Gulf War Illness and Traumatic Brain Injury.

New research confirms a link between physical changes and brain fibers that process pain. This new study concludes that veterans, compared to unaffected subjects, have significant axonal damage.

Medical symptoms have been reported by more than one-fourth of the 697,000 veterans deployed to the 1990-1991 Persian Gulf War. These symptoms, termed Gulf War Illness, range from mild to severe or debilitating and can include widespread pain, fatigue, and headache, as well as cognitive and gastrointestinal dysfunctions.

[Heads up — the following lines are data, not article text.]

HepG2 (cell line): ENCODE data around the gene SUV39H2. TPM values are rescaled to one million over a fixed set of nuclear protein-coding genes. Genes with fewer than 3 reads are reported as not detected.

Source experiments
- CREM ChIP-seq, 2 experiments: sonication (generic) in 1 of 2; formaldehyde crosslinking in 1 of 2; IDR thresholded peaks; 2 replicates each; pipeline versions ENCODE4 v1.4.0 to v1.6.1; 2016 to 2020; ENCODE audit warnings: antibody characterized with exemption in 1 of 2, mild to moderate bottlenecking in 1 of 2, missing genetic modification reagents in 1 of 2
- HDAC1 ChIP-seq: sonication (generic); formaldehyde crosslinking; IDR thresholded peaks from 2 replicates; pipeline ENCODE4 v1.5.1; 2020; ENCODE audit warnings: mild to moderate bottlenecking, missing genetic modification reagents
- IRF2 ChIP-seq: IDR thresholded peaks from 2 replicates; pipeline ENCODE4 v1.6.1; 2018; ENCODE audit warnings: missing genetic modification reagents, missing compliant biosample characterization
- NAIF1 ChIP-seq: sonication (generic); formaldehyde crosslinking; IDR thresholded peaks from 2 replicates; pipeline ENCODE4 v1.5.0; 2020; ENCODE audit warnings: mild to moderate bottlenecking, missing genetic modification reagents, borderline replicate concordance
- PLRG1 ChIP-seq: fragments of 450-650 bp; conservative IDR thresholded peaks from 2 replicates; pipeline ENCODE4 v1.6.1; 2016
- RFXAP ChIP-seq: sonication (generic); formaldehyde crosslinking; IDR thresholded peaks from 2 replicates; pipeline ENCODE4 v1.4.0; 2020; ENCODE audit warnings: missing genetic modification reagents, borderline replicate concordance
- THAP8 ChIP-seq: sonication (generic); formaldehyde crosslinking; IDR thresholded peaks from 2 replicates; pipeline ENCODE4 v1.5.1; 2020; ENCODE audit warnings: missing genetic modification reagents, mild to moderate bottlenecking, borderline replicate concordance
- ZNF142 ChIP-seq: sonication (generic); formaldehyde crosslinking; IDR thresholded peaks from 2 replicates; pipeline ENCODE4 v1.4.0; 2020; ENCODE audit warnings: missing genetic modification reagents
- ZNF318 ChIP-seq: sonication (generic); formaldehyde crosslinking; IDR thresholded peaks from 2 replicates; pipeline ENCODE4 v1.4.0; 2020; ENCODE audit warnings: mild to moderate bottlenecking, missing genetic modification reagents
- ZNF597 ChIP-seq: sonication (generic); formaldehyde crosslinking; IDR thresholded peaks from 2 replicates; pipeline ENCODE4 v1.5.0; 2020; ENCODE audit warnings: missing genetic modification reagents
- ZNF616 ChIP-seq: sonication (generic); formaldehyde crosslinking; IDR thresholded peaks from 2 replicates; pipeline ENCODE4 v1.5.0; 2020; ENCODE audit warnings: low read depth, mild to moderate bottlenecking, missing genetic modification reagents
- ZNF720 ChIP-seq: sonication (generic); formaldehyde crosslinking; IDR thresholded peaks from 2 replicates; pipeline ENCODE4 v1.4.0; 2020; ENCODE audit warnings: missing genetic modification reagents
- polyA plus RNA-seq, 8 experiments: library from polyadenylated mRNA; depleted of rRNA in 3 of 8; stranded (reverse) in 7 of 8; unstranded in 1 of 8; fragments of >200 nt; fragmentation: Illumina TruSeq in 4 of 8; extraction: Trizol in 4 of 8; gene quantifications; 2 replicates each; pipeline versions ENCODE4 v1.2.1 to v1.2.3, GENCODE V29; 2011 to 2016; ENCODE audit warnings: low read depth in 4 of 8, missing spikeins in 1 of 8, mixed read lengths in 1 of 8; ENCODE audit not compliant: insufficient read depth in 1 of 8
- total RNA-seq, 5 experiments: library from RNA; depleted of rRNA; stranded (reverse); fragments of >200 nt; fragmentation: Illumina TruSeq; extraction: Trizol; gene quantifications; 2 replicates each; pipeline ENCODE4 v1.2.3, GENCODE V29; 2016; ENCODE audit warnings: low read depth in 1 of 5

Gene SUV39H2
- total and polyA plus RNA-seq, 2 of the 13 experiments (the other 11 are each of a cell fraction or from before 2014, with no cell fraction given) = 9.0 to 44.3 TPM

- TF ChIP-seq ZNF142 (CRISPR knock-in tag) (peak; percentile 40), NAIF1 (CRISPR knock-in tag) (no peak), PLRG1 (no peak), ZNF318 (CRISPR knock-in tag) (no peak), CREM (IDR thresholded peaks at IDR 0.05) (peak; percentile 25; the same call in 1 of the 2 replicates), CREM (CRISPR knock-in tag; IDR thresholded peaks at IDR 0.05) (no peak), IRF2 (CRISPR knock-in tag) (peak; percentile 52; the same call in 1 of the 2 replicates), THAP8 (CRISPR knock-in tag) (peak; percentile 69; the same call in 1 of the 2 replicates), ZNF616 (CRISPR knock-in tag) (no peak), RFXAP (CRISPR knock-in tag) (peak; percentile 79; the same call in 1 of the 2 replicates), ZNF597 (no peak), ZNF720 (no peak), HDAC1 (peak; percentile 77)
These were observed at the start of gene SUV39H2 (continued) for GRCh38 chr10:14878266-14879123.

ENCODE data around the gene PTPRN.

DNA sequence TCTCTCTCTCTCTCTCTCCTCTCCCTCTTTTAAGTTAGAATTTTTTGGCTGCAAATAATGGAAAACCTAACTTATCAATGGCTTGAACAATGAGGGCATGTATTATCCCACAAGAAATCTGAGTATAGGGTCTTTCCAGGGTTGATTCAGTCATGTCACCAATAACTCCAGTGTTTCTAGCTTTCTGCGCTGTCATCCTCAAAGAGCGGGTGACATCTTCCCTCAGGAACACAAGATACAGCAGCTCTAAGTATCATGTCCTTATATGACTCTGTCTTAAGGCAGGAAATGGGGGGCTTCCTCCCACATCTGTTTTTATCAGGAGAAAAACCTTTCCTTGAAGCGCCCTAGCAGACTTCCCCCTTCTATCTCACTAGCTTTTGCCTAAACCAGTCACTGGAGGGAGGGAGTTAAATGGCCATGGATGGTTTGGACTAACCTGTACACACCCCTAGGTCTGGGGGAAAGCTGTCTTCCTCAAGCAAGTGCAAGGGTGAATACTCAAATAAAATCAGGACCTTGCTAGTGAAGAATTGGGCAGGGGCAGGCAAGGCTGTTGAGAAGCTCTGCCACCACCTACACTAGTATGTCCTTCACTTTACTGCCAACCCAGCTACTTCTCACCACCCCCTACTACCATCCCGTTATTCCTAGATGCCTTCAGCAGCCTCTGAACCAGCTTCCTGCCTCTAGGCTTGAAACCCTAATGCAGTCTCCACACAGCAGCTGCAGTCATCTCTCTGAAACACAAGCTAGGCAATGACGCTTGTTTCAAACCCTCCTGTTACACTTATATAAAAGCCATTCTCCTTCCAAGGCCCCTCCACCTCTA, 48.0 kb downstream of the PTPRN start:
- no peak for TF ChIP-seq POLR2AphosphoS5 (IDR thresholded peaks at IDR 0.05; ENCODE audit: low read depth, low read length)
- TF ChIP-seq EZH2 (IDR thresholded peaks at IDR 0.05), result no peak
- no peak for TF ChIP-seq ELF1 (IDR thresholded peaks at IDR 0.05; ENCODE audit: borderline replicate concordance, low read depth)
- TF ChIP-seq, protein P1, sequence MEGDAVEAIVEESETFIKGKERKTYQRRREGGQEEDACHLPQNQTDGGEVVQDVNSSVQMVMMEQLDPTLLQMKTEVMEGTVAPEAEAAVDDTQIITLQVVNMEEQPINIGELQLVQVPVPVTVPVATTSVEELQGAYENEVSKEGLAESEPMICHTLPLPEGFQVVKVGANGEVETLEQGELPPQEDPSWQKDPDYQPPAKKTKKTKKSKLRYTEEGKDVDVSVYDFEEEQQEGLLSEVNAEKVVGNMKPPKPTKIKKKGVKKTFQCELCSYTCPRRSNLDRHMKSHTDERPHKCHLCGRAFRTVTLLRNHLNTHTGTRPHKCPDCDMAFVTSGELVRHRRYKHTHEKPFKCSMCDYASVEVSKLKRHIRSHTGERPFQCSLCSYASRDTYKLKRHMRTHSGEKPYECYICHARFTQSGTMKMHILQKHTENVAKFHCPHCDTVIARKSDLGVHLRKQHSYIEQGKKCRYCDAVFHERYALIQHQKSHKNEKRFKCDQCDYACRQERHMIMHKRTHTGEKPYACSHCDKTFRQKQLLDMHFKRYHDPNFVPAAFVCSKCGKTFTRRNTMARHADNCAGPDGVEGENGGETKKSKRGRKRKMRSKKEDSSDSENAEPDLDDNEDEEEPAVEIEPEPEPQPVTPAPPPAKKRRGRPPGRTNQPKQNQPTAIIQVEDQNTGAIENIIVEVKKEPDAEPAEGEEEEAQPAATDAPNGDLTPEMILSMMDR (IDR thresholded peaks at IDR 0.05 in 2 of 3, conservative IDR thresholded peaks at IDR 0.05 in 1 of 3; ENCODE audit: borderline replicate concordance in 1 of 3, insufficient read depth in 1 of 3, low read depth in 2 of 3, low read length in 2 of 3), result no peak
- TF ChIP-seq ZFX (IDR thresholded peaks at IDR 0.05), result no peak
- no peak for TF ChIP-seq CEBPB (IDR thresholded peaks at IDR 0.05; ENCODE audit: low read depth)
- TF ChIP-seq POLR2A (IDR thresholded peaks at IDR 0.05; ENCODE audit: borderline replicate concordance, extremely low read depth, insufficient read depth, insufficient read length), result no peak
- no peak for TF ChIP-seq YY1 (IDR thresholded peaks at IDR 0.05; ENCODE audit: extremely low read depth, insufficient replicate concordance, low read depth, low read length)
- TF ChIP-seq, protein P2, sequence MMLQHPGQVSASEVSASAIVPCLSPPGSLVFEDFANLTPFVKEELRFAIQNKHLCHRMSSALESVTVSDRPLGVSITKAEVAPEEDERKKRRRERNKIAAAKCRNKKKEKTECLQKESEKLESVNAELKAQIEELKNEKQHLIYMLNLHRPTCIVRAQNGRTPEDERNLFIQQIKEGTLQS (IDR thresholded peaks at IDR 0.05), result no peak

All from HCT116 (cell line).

Gulf War Illness was most prevalent in veterans who served in forward areas of Iraq and Kuwait, where it was most strongly associated with use of a medication given to 1991 Gulf War troops.  Taking medications were designed to protect troops from effects of nerve agents. The study found that Gulf War Illness prevalence was nearly six times higher in veterans who served in Iraq or Kuwait, where all ground battles took place during the 1991 conflict, compared to veterans who remained on board ship during the war.

A potential biomarker for Gulf War Illness may be on the horizon as well as a possible target for therapy aimed at regenerating these neurons.